This country continues to amaze us. It’s just so easy living here and most aspects of life are just so darned, well, efficient.
For example, Jay had his first dental appointment here this week. The dentist’s office is in our building so all he had to do was take the elevator down to the lobby and hang a left.
After filling out a very short form the receptionist asked for his national health insurance card. She entered its information in her computer and within five minutes he was in for his exam and cleaning. Naturally, in this high-tech country there was a flat-screen monitor in front of me as I sat in the chair. His dentist, who spoke excellent English, then used this small hand-held wand with a TV camera on the end of it to show him on the monitor, in vivid color detail, what was going on in his mouth. Then the hygienist did her thing, and he was on my way out and ready to pay his bill. The charge: $60. No billing, no calling to verify insurance, no hassle. So simple.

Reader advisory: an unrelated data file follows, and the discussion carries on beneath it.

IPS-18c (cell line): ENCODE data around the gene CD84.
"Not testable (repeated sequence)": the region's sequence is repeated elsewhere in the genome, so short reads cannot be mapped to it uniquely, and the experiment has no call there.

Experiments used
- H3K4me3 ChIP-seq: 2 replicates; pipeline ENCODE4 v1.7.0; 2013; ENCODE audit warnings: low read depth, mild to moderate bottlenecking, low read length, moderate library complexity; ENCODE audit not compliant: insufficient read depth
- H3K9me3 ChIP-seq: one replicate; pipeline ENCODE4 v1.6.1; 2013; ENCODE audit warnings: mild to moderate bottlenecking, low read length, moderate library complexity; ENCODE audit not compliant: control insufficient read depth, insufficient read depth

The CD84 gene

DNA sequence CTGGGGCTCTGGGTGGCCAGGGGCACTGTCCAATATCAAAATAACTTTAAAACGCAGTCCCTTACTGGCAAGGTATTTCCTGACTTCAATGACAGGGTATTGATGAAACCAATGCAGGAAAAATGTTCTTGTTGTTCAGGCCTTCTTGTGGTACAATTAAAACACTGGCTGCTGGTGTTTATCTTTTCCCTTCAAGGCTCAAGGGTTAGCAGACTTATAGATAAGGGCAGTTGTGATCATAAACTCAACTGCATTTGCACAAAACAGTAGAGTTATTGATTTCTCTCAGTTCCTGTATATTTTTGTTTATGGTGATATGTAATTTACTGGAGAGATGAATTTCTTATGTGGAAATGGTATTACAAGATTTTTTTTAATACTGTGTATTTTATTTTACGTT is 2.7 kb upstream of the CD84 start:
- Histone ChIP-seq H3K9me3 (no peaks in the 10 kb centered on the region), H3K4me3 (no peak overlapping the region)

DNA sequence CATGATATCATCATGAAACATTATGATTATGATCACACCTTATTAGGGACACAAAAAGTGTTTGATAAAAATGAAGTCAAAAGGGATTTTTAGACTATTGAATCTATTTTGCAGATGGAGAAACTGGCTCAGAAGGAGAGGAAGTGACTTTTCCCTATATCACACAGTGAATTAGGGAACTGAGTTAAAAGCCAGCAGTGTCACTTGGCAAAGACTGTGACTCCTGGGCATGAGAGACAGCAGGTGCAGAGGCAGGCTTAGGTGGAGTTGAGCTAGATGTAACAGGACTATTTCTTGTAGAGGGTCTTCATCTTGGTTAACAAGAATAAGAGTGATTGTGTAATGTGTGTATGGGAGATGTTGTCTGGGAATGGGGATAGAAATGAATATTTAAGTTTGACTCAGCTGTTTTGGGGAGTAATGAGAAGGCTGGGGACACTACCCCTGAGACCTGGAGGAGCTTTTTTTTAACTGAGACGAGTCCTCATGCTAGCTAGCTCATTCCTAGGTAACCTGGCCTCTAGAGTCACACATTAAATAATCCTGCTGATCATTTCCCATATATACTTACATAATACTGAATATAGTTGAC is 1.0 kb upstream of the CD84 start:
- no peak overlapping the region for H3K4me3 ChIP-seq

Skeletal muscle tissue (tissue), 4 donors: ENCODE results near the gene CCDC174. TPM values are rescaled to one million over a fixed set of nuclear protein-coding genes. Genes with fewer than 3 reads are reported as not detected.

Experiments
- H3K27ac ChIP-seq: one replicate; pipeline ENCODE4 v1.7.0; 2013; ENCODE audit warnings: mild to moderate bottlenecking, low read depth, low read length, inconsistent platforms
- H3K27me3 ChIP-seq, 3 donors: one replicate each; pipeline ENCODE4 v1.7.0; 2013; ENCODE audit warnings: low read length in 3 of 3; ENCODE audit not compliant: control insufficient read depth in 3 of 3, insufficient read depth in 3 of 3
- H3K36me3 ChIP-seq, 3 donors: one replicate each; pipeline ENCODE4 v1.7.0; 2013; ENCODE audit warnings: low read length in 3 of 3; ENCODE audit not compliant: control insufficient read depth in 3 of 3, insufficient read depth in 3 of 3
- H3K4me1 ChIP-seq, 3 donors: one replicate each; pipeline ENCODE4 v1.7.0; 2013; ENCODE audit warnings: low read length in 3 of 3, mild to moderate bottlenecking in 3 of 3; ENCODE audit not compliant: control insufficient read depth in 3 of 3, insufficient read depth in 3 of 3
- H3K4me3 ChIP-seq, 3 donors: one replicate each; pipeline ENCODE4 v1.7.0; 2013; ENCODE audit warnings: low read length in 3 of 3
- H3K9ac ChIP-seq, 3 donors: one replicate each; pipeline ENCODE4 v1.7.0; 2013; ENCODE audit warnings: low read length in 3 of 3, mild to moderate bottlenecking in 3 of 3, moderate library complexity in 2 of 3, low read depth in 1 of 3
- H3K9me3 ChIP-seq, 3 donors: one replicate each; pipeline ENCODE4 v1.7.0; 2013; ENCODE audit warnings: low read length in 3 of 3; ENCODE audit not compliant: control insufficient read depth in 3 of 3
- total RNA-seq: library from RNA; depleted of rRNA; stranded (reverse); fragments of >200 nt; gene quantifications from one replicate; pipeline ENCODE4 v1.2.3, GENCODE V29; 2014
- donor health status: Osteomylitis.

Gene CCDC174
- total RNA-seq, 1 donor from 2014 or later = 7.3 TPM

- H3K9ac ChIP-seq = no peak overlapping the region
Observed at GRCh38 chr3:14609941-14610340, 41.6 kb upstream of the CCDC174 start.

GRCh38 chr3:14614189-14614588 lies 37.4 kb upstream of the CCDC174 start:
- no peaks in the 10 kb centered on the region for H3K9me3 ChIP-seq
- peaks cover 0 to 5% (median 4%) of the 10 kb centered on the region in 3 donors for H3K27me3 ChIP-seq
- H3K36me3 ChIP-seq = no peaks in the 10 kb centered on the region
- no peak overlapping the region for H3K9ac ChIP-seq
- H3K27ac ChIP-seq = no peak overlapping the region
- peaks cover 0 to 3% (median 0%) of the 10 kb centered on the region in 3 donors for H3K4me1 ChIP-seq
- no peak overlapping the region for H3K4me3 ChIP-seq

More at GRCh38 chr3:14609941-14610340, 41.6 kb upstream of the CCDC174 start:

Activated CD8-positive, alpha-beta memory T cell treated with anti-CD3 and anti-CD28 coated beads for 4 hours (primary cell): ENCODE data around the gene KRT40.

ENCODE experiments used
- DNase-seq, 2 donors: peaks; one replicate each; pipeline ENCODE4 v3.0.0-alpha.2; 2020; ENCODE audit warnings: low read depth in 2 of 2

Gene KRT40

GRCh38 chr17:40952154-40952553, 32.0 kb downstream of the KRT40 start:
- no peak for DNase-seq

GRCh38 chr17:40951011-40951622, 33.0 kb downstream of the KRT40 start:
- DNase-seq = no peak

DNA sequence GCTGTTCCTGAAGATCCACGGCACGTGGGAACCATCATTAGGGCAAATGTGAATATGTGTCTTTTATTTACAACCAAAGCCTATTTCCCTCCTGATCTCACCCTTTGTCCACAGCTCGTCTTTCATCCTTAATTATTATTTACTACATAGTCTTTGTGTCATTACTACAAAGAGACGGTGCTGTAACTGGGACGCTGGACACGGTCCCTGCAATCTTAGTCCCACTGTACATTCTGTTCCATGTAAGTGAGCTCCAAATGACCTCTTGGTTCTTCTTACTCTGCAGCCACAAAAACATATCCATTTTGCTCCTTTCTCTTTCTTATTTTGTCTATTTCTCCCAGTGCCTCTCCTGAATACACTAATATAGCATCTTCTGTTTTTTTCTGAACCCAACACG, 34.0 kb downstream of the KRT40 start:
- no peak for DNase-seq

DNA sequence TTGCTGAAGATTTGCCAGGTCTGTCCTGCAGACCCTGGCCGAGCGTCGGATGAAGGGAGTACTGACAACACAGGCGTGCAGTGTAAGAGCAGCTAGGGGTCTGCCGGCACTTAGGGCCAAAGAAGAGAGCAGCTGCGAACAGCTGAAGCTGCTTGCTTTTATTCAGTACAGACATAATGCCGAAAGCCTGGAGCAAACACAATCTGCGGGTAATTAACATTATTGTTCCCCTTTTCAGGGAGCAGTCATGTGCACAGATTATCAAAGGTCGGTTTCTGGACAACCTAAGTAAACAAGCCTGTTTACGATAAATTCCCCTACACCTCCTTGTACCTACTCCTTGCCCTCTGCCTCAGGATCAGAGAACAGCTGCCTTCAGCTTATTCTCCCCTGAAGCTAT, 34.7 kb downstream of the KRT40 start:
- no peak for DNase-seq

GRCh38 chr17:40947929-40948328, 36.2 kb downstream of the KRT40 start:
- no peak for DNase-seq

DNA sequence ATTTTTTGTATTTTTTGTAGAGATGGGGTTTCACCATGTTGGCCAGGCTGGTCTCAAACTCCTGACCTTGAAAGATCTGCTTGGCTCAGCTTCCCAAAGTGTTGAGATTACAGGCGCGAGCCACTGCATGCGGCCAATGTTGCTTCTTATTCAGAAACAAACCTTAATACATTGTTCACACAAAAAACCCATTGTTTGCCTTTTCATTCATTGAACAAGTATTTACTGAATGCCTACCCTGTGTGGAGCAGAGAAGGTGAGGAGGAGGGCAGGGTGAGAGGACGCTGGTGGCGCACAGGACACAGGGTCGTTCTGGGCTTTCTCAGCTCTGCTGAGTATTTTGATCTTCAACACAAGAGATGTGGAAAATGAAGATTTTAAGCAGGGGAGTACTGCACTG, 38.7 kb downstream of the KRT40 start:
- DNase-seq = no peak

The dentist reports her cases daily to the national health insurance system, who then transfers money directly into her account. By the way, we don’t use checks in Korea. Everything is by electronic transfer. Oh, and for my next cleaning appointment, the dentist will send Jay an automatic text message on his cell phone.
Think about how much more efficient our own system would be with this kind of set-up. Dentists could eliminate at least one or possibly two front office people. There’s no billing since you either pay in cash or with your credit card. There’s no mailing cost, no calls back and forth to insurance companies and dentists are paid practically immediately for services. Makes sense to us.